I just kind of done all the things here. I got to work on pretty much every form of deliverable on the content and the coffee side. We worked for giant companies, fortune 500s and big global brands and it. It was really exciting. I learned a lot. I got to work with some very smart people, but I went out on my own about two years ago and haven't really looked back. I've run other small businesses along the side as well, but this particular version of the business the white papers and the podcast is still relatively new. I live in Australia, so I moved last year from Canada to Australia and I was a good move, a crazy move, but I'm glad we did it.

Treasa Edmond:

I like the journey. I am a journey person too and have done the different things and tried the different things, and I think it's nice when we get to that point in our business, absolutely. So let's talk about your business now. So, scientist working with the agencies, and now you're out on your own. Was there a moment when you're like I just can't do this anymore. I have to run my own business. Or was it more of a natural progression for?

Eagranie Yuh:

you. I think it was a more natural progression. I'd been freelancing a lot off the side While I was in this content agency. I was also a freelance journalist, and that is in its own sort of business. I haven't mentioned this, but I was also a chocolate expert and consultant, so I ran that business as well, the big difference being that I think I thought of those businesses as a freelancer. I was a freelancer doing those things. I don't really know that. I thought about them as businesses, even though I called the chocolate thing a business, but I certainly did not have the mindset of a business owner when I ran it. And so when I was in the agency I'd had these other freelance things and it just started to creep in.

Eagranie Yuh:

I never really planned to stay at the agency that long. It was really meant to be a stepping stone, but then the work was interesting, the clients were interesting, I liked my workmates and then I kept moving up in the company and so I stayed. But towards the end there I was definitely just feeling like I didn't have that same energy that I had when I started and I wasn't as excited about new projects or new teams as I knew that I could be and I knew that ultimately, that wasn't fair to myself, to the agency or to our clients and it took me a long time to leave. It took me a really, really long time before it was like that little whisper that got a little louder and then finally it was like do you need to leave this company? It's like, yes, okay, I will leave this company.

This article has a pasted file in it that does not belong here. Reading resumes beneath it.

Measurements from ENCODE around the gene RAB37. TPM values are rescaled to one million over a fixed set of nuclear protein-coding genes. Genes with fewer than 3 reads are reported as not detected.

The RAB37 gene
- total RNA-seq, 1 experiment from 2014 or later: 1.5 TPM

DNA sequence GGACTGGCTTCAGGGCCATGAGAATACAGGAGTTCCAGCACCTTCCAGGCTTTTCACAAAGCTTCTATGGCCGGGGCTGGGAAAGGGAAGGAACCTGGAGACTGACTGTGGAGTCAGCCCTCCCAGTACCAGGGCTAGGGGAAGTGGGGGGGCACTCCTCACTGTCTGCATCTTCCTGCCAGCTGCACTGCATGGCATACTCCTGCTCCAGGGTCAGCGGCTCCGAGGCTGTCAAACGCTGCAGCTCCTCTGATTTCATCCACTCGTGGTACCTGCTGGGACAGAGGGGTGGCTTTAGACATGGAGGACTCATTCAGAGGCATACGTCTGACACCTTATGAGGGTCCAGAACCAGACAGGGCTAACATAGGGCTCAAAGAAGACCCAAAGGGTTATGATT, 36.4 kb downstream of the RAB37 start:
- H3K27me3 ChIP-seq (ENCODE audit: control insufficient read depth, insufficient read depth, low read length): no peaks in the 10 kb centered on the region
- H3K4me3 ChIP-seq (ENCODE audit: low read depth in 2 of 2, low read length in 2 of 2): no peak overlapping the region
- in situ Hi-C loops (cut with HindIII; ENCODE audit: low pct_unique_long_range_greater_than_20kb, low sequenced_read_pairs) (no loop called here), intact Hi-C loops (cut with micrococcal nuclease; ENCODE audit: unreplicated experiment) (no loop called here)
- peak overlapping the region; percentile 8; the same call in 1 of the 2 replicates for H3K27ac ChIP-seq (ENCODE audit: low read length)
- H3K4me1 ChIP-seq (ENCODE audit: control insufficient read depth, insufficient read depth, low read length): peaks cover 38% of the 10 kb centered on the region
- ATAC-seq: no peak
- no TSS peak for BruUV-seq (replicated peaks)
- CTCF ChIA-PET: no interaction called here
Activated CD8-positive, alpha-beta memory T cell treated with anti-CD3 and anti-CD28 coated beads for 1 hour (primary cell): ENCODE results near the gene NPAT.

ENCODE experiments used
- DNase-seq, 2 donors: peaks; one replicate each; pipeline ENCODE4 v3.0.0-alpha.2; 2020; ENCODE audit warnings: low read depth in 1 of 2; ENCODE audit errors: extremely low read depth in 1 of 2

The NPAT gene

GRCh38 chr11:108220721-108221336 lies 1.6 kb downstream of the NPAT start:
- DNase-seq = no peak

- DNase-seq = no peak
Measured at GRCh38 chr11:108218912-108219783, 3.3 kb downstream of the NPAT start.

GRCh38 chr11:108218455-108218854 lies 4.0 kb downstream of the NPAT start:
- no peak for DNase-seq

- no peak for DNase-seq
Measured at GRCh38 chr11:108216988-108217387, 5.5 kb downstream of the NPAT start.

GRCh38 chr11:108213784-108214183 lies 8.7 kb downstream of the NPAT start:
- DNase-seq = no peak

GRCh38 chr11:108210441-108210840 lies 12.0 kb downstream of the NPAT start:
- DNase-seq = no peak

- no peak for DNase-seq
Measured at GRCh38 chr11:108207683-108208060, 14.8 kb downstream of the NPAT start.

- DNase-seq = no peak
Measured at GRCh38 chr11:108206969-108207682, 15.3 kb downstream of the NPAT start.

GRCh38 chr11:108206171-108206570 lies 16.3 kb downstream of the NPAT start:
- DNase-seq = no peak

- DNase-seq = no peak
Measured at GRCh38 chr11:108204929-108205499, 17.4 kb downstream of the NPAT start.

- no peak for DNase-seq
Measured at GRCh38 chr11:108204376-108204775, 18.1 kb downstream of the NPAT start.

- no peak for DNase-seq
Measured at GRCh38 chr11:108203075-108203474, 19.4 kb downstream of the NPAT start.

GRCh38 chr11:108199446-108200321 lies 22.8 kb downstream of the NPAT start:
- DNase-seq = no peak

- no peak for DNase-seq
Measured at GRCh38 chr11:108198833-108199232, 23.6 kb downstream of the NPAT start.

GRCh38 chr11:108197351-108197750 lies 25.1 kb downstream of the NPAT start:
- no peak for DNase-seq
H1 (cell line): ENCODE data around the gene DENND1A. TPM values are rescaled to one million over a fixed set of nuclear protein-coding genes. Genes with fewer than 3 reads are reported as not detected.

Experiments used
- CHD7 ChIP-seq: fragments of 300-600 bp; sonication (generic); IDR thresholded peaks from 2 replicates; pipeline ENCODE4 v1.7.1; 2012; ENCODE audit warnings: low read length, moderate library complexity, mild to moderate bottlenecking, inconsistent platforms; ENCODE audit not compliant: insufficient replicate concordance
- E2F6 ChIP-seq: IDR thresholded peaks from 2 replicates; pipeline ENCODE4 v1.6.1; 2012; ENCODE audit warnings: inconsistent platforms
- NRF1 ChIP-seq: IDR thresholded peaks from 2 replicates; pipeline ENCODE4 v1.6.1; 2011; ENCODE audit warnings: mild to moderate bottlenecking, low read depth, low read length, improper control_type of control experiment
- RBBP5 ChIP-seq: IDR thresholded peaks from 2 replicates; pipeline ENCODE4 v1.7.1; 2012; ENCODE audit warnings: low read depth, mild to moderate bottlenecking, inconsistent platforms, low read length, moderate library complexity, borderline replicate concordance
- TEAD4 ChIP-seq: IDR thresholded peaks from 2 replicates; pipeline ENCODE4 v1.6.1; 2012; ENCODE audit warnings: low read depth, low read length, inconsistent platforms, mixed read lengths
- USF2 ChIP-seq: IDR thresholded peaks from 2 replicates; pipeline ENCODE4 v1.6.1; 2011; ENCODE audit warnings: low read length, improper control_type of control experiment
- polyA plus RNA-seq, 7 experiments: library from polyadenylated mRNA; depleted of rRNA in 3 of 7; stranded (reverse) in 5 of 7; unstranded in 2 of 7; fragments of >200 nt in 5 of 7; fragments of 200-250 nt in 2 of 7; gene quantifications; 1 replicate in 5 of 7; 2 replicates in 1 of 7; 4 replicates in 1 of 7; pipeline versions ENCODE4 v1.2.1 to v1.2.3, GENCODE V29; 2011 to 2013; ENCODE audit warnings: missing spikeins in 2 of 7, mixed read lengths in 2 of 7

Eagranie Yuh:

And I have to say that it coincided with my daughter starting school. So I don't know how common that is, but I really felt like prior to that I didn't. Really I wasn't in a position to make a big decision like that because I was busy raising this small human and then I got her into school and I was like, oh, I got my brain back, like all of my brain, and I feel like I am in a good position to make this decision. I gave them my notice and I went off on my own and I haven't looked back. It's been really good. It's been much more challenging this time around because I planned to start a business and that comes with a lot of inner work as well as a lot of personal and professional development that I don't think I fully appreciated, especially because I'd been a freelancer before and this time felt very, very different.

Treasa Edmond:

Yeah, and you talk about the inner work and this is something that's come up on the podcast before and I'm sure it's going to come up a lot in the future is making that leap from I'm an employee doing this on the side to being a business owner, and I'm a firm believer that if you are doing freelance work, it doesn't matter what you call it contractor, all of that stuff you are a business owner.

Treasa Edmond: